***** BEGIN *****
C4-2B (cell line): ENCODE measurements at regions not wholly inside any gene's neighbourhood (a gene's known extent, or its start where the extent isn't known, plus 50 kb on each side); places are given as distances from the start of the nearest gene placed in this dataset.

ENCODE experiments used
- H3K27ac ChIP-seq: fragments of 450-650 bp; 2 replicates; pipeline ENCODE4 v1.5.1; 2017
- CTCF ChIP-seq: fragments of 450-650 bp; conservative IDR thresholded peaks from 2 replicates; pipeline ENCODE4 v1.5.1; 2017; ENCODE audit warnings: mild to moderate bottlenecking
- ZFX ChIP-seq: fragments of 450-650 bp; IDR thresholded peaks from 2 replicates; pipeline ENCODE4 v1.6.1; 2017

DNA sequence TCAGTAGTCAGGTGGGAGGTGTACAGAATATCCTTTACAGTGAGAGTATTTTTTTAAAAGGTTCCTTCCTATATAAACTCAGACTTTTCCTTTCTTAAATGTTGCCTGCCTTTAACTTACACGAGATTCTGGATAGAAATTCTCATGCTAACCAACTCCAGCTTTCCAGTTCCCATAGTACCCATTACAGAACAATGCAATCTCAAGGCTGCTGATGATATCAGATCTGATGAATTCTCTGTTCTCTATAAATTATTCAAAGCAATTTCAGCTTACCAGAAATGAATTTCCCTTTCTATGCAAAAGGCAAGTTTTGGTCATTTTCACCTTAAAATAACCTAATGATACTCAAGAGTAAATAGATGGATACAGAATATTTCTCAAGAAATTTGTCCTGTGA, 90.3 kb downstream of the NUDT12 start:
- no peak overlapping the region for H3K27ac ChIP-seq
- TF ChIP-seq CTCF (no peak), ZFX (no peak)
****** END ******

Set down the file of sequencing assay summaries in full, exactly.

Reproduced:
C4-2B (cell line): ENCODE measurements at regions not wholly inside any gene's neighbourhood (a gene's known extent, or its start where the extent isn't known, plus 50 kb on each side); places are given as distances from the start of the nearest gene placed in this dataset.

ENCODE experiments used
- H3K27ac ChIP-seq: fragments of 450-650 bp; 2 replicates; pipeline ENCODE4 v1.5.1; 2017
- CTCF ChIP-seq: fragments of 450-650 bp; conservative IDR thresholded peaks from 2 replicates; pipeline ENCODE4 v1.5.1; 2017; ENCODE audit warnings: mild to moderate bottlenecking
- ZFX ChIP-seq: fragments of 450-650 bp; IDR thresholded peaks from 2 replicates; pipeline ENCODE4 v1.6.1; 2017

DNA sequence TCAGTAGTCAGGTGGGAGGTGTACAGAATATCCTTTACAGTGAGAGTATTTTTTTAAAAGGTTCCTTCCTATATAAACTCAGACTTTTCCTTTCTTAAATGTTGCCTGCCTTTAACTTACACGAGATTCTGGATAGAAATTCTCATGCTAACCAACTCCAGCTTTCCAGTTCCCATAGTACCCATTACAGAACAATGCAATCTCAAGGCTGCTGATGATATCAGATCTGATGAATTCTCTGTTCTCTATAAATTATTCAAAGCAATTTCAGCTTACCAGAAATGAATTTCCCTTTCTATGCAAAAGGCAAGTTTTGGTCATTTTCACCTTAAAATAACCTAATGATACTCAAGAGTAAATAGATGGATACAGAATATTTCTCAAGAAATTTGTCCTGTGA, 90.3 kb downstream of the NUDT12 start:
- no peak overlapping the region for H3K27ac ChIP-seq
- TF ChIP-seq CTCF (no peak), ZFX (no peak)